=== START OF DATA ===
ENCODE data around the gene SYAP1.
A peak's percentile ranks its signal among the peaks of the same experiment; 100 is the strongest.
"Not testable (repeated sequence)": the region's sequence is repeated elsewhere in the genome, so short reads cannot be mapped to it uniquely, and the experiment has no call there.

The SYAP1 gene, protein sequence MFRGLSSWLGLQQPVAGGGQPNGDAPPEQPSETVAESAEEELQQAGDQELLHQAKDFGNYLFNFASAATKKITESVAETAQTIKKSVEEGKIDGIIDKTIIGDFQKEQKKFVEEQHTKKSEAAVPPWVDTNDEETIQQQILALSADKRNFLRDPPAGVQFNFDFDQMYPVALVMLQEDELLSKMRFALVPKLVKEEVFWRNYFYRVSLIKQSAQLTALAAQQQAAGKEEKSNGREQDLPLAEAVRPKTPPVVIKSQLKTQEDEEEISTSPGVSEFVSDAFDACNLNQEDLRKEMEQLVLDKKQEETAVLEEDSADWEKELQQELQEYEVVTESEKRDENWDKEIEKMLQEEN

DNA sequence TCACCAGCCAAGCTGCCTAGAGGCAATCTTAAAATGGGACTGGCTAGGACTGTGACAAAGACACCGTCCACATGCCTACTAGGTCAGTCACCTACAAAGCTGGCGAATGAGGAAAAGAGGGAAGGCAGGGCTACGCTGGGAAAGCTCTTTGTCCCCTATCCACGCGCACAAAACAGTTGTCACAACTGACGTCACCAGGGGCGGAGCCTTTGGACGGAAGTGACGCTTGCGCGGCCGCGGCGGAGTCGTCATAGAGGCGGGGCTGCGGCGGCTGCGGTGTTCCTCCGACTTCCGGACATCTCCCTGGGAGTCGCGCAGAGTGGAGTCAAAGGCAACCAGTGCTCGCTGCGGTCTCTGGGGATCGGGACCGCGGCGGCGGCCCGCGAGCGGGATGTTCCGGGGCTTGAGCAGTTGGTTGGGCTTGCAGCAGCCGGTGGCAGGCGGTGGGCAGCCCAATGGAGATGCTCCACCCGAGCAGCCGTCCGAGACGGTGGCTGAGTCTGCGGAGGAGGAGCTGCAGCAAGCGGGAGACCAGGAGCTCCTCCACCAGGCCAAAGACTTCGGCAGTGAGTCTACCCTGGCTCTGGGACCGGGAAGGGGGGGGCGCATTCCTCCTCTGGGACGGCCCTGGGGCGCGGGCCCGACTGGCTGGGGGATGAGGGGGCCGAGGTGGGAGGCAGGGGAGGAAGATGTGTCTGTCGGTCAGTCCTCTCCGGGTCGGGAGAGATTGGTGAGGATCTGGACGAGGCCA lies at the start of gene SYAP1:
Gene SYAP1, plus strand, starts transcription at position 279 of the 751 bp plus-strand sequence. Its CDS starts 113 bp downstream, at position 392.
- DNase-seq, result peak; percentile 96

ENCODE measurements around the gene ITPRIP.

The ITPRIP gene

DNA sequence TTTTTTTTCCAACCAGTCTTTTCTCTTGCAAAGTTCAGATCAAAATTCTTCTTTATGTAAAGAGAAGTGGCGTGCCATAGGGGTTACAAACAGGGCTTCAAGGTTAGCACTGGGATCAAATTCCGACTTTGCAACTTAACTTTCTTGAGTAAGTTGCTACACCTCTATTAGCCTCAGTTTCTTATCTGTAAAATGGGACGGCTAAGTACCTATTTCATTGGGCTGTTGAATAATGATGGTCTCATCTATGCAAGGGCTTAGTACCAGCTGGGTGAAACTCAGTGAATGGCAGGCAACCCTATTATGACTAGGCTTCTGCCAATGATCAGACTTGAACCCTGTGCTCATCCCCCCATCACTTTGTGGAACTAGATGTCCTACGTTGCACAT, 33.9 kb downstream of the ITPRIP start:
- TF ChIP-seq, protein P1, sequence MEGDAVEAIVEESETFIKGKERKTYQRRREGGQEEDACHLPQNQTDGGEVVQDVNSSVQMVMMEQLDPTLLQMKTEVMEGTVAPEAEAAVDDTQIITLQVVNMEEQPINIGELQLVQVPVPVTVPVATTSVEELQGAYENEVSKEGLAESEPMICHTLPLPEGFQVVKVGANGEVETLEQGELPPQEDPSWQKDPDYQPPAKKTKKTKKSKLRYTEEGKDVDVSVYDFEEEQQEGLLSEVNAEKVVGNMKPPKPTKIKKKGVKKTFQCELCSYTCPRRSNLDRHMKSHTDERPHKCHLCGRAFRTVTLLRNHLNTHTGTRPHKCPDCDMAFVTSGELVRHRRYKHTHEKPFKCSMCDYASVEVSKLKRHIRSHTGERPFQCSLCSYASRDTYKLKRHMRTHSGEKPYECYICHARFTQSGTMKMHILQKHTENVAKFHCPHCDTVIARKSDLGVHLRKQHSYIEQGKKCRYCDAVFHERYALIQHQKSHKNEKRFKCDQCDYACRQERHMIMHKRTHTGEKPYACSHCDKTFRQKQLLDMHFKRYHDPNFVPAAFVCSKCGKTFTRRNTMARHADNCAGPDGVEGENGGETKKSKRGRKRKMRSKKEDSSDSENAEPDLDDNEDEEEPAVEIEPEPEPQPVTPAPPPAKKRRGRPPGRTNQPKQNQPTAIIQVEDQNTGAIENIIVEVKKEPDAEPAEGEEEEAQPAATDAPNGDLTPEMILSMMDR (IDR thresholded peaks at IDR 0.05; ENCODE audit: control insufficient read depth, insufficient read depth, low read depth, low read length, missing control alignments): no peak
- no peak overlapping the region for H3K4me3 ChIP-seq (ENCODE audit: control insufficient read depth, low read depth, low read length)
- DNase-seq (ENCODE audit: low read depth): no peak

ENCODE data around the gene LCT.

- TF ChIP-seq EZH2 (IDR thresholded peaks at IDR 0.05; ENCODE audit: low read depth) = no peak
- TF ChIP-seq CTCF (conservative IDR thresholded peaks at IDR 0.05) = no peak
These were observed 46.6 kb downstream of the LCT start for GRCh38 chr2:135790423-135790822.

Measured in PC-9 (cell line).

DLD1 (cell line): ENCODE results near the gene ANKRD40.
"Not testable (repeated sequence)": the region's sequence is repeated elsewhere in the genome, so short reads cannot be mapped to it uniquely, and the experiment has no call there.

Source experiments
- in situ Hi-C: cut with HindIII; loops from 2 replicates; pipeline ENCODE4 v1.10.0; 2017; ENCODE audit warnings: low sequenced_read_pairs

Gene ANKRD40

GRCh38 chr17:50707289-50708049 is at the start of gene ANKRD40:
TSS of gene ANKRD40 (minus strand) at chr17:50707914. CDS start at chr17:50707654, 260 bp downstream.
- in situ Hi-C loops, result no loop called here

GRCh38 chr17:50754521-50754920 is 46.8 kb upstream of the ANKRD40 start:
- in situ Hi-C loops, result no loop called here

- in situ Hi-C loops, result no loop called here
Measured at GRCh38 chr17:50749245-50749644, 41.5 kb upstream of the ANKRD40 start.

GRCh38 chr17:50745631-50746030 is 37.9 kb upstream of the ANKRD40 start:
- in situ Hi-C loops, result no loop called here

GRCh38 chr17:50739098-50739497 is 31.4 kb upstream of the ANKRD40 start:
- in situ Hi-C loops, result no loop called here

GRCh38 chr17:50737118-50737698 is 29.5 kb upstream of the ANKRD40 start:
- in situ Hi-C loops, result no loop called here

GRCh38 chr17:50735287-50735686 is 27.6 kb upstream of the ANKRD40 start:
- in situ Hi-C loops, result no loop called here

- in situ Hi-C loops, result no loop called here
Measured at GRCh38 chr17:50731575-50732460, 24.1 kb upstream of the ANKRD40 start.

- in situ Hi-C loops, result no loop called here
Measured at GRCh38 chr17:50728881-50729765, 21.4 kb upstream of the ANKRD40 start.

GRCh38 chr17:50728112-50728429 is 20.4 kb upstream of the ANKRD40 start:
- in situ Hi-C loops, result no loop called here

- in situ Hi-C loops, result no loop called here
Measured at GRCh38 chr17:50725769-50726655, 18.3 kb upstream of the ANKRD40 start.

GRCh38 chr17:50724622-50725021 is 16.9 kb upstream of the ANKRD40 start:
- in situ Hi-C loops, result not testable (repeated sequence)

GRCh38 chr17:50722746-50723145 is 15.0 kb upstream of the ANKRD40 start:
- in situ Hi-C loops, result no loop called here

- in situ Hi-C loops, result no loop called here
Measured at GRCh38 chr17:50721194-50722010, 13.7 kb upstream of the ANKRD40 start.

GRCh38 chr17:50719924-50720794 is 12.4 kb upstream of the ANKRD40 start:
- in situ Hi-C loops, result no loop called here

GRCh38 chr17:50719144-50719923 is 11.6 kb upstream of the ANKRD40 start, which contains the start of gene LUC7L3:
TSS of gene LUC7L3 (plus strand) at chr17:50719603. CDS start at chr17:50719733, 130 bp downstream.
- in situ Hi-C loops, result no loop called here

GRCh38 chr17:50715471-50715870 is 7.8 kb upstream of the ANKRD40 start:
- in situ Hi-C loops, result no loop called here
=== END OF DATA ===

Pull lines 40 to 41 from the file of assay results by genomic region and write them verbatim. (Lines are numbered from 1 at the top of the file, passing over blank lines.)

Measured at GRCh38 chr17:50731575-50732460, 24.1 kb upstream of the ANKRD40 start.

- in situ Hi-C loops, result no loop called here